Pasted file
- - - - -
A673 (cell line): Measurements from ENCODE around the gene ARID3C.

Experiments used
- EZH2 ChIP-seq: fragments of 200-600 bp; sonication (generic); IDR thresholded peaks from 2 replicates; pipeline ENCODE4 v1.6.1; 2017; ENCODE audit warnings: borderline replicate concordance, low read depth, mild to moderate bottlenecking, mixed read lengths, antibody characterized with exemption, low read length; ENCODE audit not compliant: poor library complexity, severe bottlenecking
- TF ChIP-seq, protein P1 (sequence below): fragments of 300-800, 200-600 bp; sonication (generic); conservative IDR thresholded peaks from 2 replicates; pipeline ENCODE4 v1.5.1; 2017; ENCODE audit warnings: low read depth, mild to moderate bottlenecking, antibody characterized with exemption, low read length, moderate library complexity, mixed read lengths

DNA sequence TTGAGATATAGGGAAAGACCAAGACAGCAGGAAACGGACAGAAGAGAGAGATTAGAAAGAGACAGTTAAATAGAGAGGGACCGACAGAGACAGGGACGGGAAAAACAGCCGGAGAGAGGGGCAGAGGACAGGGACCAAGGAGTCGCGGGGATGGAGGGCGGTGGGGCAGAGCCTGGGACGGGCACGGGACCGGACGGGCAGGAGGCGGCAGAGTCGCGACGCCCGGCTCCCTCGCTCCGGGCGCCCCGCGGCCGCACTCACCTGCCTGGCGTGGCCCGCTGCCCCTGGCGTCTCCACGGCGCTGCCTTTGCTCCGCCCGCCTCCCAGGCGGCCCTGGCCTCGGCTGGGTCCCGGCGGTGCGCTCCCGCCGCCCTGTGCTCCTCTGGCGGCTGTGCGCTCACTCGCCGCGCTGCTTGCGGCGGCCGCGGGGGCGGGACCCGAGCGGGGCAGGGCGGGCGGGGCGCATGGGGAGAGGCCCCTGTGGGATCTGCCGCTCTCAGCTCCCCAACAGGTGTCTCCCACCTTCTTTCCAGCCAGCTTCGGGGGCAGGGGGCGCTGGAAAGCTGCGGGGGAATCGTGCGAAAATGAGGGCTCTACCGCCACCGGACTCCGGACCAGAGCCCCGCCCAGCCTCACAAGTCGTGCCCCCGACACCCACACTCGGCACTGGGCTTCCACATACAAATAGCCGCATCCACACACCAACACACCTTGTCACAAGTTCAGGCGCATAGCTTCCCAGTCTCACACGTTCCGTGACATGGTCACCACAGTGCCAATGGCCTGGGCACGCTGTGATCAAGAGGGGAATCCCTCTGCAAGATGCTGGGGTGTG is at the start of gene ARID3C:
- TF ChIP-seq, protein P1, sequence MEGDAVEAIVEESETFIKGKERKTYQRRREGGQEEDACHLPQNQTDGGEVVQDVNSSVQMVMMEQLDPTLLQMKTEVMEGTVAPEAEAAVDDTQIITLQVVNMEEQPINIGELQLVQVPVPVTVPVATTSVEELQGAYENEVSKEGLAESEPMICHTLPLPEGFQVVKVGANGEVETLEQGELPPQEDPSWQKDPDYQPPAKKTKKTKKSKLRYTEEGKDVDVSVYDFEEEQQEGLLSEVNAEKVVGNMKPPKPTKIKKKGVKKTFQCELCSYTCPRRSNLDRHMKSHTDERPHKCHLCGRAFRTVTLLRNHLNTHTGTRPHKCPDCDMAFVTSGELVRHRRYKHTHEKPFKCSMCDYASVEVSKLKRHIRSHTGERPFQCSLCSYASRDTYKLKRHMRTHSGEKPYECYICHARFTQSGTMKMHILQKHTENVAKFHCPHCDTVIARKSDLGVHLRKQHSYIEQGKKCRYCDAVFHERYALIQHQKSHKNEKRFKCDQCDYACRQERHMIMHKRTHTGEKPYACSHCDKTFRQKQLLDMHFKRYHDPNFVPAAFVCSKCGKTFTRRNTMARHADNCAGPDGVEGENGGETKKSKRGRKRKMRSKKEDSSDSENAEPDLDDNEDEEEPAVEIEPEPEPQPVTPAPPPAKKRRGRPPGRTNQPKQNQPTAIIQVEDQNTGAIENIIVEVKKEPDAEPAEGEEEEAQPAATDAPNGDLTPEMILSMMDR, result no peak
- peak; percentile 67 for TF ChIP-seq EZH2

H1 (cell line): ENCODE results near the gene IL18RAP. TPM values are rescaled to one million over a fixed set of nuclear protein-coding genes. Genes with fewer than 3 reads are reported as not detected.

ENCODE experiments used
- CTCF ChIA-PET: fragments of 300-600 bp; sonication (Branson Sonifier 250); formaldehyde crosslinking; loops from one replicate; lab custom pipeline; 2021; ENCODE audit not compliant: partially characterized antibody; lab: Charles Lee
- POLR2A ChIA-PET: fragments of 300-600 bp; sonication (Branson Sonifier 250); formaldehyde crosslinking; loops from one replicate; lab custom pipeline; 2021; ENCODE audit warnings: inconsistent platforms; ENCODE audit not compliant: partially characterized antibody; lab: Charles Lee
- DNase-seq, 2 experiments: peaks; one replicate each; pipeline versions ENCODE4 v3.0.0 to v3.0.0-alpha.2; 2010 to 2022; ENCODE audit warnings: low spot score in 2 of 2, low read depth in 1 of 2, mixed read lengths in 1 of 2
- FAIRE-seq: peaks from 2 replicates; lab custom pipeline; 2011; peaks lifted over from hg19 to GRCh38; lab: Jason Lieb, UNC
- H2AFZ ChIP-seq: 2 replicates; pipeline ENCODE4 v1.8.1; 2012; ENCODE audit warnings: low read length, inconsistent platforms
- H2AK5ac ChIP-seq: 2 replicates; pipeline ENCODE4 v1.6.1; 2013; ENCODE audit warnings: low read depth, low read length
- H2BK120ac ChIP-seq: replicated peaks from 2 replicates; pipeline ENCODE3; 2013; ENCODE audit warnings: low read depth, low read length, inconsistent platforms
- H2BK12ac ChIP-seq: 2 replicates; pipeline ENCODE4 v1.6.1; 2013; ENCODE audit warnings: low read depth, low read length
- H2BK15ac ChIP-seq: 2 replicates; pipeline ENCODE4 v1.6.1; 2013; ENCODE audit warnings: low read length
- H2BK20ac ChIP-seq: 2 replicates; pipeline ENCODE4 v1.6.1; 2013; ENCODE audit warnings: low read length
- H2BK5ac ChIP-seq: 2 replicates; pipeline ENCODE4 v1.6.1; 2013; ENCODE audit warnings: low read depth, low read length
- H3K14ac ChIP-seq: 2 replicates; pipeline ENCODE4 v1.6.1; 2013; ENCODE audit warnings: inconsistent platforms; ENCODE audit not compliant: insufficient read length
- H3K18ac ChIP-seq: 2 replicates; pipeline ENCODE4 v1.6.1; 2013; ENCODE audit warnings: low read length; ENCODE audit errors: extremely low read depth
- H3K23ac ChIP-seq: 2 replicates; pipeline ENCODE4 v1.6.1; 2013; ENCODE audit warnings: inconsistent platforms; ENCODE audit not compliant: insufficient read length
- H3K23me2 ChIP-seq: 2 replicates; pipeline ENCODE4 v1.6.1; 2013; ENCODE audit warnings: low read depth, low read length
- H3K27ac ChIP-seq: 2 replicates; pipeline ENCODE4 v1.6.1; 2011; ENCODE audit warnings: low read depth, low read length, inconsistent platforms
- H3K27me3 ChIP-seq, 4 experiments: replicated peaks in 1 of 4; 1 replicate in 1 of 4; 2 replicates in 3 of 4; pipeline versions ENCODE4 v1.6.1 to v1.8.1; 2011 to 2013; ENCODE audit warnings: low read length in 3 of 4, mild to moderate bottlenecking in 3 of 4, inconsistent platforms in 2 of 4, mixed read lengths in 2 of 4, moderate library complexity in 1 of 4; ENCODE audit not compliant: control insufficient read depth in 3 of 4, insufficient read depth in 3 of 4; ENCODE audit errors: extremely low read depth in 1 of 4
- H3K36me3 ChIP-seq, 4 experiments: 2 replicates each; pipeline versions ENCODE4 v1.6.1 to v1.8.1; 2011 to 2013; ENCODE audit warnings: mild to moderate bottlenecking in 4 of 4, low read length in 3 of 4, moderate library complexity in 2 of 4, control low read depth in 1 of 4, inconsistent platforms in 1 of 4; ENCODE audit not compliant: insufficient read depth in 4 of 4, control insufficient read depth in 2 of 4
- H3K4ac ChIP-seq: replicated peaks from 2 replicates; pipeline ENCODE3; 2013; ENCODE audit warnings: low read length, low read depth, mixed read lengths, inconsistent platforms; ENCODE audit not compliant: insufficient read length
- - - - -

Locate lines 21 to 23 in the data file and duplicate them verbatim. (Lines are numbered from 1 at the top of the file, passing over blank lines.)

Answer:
- H3K14ac ChIP-seq: 2 replicates; pipeline ENCODE4 v1.6.1; 2013; ENCODE audit warnings: inconsistent platforms; ENCODE audit not compliant: insufficient read length
- H3K18ac ChIP-seq: 2 replicates; pipeline ENCODE4 v1.6.1; 2013; ENCODE audit warnings: low read length; ENCODE audit errors: extremely low read depth
- H3K23ac ChIP-seq: 2 replicates; pipeline ENCODE4 v1.6.1; 2013; ENCODE audit warnings: inconsistent platforms; ENCODE audit not compliant: insufficient read length